[0085] FIG. 4 is a cross-sectional view along section line 4-4' of casing 300 when in an assembled condition showing memory element 340 held within groove 330.

[0086] FIG. 5A illustrates an alternative embodiment of casing 300', e.g., an alternative casing for enclosing an electronic device therein (not shown). Instead of engaging in a groove around an edge as in FIG. 3A, groove 330' in casing 300' is located on faces of upper shell 310' and lower shell 320'. Loop-shape memory element 340' may also be made of, for example, a BAA which is elastic, and which is stretched under tension so as to fit around the exterior faces of shells 310' and 320' over groove 330'. FIG. 5B illustrates casing 300' in an assembled configuration where memory element 340' is engaged with groove 330' after memory element 340' is detensioned.

[0087] In another embodiment, FIG. 6 illustrates clamshell enclosure 600 which may be an electronic device such as an electronic game, tablet or laptop computer, or mobile phone or smartphone. Clamshell enclosure 600 includes upper clamshell 610 and lower clamshell 620 connected to upper clamshell 610 by connecting portion 630 which may be, for example, a flexible electrical conductor arrangement. Live hinge memory element 640 may be a BAA material that is flexible and which avoids the need for conventional mechanical hinge arrangements. Live hinge memory element 640 may be suitably attached at ends thereof to upper clamshell 610 and lower clamshell 620.

[0088] A living hinge or "live hinge" is a thin flexible web of material that joints two bodies together, e.g., rigid bodies, and which, if made of the correct material, will never fail. Conventional long-life living hinges are made of polypropylene or polyethylene, or shorter life living hinges may be made of resins such as nylon and acetyl. Live hinge memory element 640 may provide various advantages when constructed of a BMG/BAA material, as discussed above.

[0089] In an alternative embodiment of FIG. 6, FIG. 7 illustrates alternative clamshell enclosure 700 which may also be a portable electronic device. Clamshell enclosure 700 includes upper clamshell 710 and lower clamshell 720 connected to upper clamshell 710 by connecting portion 730 which may be, for example, a flexible electrical conductor arrangement. Live hinge memory element 740 may be a BAA material that is flexible and which works in conjunction with conventional mechanical hinge arrangement 750. Live hinge memory element 740 may be suitably attached at ends thereof to upper clamshell 710 and lower clamshell 720.

[0090] In another embodiment, FIG. 8 illustrates brassiere 800 which includes underwire-shape memory component 810 which is sewn or other wise connected in a known manner to brassiere fabric 820 to maintain the shape of fabric 820 and provide support to the wearer. Underwire-shape memory component 810 is a BMG/BAA material which provides light weight, sufficient support, and which does not rust or otherwise stain fabric 820. Other articles of clothing may be manufactured using something similar to memory component 810.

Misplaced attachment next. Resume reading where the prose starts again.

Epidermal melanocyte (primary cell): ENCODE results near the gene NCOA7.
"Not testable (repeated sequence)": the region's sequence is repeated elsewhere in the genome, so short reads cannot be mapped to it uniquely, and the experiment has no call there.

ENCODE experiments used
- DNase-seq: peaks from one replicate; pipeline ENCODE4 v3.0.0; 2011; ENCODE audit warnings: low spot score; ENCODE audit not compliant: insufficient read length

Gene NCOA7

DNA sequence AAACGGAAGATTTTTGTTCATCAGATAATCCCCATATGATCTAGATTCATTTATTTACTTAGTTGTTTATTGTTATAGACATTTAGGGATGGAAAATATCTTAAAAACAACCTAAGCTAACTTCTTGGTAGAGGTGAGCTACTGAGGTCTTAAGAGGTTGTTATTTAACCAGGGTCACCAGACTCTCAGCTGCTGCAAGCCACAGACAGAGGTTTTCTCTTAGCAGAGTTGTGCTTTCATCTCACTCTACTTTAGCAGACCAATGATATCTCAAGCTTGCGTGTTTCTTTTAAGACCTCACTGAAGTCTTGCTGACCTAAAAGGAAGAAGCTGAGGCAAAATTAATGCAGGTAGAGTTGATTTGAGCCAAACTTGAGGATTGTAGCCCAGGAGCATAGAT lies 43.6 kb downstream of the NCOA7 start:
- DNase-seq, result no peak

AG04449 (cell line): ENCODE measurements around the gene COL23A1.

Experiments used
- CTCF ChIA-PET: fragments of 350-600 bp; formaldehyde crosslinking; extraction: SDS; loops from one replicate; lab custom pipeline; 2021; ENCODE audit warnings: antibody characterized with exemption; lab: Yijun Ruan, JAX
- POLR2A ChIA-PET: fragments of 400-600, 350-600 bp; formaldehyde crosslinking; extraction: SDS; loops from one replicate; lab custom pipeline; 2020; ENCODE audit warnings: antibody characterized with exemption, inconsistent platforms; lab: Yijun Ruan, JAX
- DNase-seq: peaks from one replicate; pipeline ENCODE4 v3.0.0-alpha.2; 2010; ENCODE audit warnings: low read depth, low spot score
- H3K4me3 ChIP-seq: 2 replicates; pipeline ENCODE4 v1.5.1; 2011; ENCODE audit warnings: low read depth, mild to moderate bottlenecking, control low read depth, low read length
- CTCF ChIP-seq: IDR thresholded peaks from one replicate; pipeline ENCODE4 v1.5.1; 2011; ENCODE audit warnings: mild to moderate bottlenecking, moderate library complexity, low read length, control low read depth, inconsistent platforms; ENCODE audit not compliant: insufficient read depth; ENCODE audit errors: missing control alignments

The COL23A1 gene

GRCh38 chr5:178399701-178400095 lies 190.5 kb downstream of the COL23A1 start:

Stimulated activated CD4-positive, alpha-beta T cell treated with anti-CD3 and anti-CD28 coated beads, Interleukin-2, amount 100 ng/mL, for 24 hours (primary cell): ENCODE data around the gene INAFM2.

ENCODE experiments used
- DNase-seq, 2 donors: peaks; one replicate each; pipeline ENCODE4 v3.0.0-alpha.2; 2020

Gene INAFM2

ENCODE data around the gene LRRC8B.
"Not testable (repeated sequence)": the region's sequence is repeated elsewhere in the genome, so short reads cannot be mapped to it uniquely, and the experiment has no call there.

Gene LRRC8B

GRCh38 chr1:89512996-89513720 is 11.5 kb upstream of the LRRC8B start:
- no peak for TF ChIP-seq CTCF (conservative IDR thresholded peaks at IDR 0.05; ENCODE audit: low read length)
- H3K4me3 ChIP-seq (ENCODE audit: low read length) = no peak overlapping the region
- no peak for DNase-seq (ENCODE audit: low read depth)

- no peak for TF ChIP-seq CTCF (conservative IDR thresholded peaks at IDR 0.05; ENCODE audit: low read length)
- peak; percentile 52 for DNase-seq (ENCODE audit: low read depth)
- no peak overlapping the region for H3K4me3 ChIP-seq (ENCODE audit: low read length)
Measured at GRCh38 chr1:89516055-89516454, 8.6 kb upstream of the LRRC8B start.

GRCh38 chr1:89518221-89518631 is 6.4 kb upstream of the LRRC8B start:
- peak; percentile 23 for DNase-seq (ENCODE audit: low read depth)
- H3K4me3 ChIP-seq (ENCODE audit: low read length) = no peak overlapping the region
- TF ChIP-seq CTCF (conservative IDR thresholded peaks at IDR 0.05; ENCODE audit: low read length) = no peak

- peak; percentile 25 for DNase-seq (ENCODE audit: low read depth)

[0091] In yet another embodiment, FIG. 9 illustrates eyeglass arrangement 900 that includes optical element 910 arranged in contact with upper frame arrangement 920 in a groove in upper frame arrangement 920 (not shown). Ear piece 930 connects to upper frame arrangement 920 via hinge 960. Nose piece 970 is attached to upper frame arrangement 920. Eyeglass arrangement 900 also includes another optical element, frame, and ear piece on the opposite side, but is omitted for simplicity. Loop-shape memory component 940 may be of a BAA material which is elastic under a tensioning force 950 so as to loop around optical element 910 and upper frame arrangement 920 and thereby hold optical element 910 securely in upper frame arrangement 920. In various aspects of this embodiment, eyeglass arrangement 900 may include a lower frame arrangement (not shown).

[0092] FIG. 10 is a cross-sectional view of eyeglass arrangement 900 in FIG. 9 along sectional line 10-10' and which illustrates loop-shape memory component 940 in its retaining position after detensioning. Other structural arrangements may be determined that utilize loop-shape memory component 940 in similar configurations.

[0093] In another embodiment that may be utilized with rotating machinery (not shown), e.g., pumps and/or motors, retainer arrangement 1100 in FIG. 11A may be used in conjunction with bearing assemblies. Retainer arrangement 1100 is depicted in an unassembled condition which includes cylindrical shaft 1110 with groove 1120 centered around groove centerline 1130. Circular-shaped retainer memory component 1140 may be slidably arranged over groove 1120 when subjected to tension force 1150. FIG. 11B illustrates retainer arrangement 1100 in an assembled condition, which also depicts illustrates an exemplary direction of shaft rotation 1160 associated with the rotating machinery. Circular-shaped retainer memory component 1140 is shown in its detensioned position centered in groove 1120 along groove centerline 1130.